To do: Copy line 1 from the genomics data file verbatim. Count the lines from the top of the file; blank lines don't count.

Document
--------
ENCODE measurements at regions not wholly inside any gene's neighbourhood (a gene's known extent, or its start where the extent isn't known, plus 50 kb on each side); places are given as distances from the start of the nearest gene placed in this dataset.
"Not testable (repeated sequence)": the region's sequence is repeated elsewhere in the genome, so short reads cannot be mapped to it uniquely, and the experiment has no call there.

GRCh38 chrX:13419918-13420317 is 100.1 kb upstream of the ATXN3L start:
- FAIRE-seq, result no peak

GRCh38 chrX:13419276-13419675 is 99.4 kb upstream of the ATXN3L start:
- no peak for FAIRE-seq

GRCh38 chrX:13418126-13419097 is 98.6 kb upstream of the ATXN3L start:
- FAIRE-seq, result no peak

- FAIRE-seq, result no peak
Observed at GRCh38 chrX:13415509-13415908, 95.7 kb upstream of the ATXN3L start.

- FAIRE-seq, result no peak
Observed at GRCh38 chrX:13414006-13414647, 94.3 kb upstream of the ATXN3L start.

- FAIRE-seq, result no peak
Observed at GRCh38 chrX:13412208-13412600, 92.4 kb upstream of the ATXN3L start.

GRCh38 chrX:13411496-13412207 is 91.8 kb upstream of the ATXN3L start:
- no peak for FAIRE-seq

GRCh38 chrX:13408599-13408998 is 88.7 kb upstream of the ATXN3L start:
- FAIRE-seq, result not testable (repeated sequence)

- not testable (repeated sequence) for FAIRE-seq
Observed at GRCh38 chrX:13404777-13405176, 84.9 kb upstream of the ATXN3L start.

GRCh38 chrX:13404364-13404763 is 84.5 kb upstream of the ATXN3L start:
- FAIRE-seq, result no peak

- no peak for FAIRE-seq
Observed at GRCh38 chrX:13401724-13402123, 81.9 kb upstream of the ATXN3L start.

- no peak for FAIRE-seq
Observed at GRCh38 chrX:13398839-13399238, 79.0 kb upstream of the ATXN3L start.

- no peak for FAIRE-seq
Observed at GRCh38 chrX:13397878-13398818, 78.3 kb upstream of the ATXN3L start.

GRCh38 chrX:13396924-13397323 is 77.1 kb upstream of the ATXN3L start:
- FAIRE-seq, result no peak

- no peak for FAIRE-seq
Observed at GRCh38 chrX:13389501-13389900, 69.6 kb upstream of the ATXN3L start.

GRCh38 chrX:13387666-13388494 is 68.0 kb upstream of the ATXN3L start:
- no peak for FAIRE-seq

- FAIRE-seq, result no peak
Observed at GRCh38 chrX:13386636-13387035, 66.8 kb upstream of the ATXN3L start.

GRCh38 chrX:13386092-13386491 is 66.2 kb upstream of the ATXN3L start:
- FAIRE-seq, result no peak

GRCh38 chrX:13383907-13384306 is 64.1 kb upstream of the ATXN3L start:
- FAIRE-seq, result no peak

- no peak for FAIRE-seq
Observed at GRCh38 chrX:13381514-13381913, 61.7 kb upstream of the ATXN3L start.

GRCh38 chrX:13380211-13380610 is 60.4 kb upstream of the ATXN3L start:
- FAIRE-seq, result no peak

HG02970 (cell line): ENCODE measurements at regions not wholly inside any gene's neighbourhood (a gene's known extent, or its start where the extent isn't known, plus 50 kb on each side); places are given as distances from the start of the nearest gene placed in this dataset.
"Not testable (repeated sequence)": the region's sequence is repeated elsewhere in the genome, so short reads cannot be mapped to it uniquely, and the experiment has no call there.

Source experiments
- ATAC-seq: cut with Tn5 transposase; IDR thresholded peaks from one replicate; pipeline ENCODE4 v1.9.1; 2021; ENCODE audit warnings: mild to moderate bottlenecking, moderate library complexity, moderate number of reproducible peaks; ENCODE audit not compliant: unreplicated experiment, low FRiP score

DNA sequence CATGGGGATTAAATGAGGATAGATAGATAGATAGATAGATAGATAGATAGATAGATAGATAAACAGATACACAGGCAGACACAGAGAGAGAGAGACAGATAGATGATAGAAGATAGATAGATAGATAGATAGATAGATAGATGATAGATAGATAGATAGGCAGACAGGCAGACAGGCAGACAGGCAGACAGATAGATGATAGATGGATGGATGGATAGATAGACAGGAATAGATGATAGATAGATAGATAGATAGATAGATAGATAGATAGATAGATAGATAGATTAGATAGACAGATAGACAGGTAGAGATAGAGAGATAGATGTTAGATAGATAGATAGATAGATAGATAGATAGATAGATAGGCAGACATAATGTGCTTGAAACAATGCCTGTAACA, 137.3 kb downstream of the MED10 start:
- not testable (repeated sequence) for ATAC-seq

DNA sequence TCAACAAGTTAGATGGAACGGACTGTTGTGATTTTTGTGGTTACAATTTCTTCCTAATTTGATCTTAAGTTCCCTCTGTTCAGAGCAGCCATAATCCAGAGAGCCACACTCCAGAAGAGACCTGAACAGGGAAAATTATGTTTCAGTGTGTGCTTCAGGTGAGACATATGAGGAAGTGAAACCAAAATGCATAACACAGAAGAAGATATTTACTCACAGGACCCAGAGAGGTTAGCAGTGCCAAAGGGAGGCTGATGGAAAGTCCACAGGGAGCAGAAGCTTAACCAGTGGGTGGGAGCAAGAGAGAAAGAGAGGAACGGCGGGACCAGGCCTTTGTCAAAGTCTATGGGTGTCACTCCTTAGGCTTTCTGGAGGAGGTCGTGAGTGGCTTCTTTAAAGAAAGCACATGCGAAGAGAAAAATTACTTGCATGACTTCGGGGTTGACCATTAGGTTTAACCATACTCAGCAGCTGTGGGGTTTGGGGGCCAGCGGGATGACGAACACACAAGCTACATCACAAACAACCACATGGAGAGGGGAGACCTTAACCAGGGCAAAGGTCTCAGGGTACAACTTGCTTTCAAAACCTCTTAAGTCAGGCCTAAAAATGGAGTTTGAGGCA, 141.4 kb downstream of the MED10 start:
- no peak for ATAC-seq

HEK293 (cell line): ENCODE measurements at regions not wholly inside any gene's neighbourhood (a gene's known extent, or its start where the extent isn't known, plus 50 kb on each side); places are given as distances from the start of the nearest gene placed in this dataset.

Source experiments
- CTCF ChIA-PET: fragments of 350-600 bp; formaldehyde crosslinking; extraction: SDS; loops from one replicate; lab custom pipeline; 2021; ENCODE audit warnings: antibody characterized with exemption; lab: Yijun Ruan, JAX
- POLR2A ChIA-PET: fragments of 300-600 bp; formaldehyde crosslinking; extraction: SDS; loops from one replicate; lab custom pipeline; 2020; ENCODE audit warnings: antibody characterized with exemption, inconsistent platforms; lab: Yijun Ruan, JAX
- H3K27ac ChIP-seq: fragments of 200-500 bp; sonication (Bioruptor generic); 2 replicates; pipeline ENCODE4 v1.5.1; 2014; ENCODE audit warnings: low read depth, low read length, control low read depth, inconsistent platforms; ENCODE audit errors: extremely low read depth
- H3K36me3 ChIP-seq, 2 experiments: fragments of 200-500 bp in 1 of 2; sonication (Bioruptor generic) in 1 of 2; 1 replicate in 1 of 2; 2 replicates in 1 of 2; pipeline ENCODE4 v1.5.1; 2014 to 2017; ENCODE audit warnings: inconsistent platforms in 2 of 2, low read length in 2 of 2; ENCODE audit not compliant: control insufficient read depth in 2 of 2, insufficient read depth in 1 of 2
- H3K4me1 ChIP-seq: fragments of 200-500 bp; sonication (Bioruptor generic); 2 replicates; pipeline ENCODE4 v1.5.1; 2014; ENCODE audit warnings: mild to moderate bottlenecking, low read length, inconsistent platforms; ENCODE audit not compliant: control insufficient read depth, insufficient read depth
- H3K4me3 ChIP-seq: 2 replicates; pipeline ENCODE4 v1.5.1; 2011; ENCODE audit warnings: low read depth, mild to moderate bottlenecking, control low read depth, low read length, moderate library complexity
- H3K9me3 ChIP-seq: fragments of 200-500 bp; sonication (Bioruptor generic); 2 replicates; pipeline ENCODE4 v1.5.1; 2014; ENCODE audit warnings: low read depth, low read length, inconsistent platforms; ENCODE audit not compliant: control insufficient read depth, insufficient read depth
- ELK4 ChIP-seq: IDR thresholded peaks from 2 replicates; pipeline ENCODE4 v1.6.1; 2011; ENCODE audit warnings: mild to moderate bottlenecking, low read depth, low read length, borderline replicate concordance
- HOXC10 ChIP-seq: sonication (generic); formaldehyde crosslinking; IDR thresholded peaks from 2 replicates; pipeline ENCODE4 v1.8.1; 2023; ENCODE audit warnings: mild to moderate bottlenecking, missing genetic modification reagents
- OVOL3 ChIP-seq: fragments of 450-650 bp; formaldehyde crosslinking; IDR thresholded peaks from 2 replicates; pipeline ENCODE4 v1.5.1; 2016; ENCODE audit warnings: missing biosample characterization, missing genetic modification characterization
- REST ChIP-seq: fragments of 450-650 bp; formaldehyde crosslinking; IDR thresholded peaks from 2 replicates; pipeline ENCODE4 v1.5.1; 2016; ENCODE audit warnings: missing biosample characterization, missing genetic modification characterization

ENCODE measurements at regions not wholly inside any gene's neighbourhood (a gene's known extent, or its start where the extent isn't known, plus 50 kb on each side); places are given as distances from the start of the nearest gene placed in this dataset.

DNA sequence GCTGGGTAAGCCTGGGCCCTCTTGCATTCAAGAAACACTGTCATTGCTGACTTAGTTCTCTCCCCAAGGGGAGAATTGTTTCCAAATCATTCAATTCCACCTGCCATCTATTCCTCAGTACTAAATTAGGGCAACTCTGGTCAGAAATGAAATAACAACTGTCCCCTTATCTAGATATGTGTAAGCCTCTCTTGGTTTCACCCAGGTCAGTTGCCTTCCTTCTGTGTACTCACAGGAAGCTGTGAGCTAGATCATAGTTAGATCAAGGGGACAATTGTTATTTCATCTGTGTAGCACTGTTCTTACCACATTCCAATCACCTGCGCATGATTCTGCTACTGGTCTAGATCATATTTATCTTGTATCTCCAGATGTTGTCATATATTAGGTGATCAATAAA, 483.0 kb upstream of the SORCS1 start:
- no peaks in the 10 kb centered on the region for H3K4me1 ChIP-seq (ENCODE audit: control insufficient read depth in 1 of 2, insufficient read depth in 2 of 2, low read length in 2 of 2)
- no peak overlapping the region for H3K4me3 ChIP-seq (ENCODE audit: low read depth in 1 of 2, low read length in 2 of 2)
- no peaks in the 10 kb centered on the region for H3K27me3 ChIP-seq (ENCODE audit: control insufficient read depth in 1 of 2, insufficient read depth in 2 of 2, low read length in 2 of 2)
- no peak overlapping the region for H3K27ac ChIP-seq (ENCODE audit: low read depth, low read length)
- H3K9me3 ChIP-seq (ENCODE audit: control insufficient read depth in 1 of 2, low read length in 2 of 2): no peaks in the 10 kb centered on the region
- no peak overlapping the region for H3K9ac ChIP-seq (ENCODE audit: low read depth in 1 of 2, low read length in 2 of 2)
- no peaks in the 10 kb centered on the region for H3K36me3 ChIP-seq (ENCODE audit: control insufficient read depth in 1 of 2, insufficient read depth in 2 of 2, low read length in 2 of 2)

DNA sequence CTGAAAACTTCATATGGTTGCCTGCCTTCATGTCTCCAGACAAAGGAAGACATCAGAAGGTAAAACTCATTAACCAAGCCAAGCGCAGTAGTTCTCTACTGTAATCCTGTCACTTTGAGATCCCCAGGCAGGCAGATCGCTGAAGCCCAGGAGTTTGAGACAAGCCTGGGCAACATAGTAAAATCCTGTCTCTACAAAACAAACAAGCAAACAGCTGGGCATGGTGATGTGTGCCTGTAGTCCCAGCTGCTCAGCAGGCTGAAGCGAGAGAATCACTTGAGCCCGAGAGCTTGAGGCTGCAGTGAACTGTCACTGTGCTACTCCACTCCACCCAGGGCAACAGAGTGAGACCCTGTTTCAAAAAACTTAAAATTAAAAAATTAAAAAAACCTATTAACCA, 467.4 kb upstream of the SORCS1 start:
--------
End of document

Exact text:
ENCODE measurements at regions not wholly inside any gene's neighbourhood (a gene's known extent, or its start where the extent isn't known, plus 50 kb on each side); places are given as distances from the start of the nearest gene placed in this dataset.